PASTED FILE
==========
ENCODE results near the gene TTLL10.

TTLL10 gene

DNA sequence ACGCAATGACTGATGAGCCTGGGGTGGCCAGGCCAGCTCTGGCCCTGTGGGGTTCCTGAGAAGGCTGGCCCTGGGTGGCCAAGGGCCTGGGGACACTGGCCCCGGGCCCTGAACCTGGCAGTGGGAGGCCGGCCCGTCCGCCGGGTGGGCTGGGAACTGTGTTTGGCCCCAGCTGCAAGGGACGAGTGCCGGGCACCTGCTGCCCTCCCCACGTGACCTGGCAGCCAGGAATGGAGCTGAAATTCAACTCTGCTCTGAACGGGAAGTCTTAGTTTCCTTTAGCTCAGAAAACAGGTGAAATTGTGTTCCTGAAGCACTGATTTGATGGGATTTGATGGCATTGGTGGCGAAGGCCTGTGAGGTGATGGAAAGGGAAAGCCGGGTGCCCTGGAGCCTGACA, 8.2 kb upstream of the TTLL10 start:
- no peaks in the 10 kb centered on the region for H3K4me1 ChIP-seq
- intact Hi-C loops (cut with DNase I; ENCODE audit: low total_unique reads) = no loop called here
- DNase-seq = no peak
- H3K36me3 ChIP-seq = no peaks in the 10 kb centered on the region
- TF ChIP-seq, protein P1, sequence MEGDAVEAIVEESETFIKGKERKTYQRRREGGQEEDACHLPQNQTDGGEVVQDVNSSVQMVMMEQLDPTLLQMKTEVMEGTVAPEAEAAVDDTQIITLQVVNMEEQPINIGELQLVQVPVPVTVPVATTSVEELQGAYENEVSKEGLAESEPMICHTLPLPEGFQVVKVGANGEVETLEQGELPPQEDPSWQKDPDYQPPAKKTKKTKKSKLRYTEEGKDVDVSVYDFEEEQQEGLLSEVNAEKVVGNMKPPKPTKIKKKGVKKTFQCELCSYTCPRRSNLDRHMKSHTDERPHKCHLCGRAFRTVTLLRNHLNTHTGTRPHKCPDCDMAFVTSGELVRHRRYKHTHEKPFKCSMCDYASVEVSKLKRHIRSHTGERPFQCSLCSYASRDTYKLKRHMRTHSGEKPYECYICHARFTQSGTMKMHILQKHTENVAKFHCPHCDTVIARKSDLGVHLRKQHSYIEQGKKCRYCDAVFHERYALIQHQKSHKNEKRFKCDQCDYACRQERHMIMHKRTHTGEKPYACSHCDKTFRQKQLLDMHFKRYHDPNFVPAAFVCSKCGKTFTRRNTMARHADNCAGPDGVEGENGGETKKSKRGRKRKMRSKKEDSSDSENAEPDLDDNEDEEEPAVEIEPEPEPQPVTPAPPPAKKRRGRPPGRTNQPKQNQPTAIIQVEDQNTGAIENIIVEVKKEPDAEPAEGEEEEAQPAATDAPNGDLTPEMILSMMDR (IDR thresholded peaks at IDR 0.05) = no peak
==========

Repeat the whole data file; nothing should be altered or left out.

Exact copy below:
ENCODE results near the gene TTLL10.

TTLL10 gene

DNA sequence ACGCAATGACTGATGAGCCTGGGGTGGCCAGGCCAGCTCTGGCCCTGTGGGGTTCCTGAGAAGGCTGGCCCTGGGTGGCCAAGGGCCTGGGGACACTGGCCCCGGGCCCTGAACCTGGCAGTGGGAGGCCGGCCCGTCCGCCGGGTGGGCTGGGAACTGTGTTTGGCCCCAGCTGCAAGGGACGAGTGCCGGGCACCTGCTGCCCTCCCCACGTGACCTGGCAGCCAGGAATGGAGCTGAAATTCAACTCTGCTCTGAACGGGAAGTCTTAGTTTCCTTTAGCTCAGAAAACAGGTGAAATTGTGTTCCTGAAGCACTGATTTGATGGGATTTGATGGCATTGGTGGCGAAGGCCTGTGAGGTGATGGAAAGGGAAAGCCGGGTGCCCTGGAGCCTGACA, 8.2 kb upstream of the TTLL10 start:
- no peaks in the 10 kb centered on the region for H3K4me1 ChIP-seq
- intact Hi-C loops (cut with DNase I; ENCODE audit: low total_unique reads) = no loop called here
- DNase-seq = no peak
- H3K36me3 ChIP-seq = no peaks in the 10 kb centered on the region
- TF ChIP-seq, protein P1, sequence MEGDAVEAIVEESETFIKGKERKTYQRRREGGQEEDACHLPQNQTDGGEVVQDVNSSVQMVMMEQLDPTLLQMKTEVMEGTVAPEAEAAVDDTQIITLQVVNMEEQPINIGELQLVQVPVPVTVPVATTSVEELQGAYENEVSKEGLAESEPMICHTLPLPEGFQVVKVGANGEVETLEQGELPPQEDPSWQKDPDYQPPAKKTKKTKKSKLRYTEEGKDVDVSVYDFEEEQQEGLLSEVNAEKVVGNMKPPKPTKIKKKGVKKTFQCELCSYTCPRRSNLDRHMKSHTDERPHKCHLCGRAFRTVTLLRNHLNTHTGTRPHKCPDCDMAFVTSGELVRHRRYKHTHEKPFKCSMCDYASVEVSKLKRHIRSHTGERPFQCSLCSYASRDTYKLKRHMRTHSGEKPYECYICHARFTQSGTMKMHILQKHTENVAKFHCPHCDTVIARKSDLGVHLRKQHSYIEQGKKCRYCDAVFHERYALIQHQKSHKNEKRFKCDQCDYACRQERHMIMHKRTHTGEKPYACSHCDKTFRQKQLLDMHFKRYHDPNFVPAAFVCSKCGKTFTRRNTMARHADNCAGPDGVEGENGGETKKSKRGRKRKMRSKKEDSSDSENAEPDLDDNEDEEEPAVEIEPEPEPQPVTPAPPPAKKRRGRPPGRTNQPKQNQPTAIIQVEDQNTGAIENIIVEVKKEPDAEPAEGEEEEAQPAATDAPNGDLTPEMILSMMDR (IDR thresholded peaks at IDR 0.05) = no peak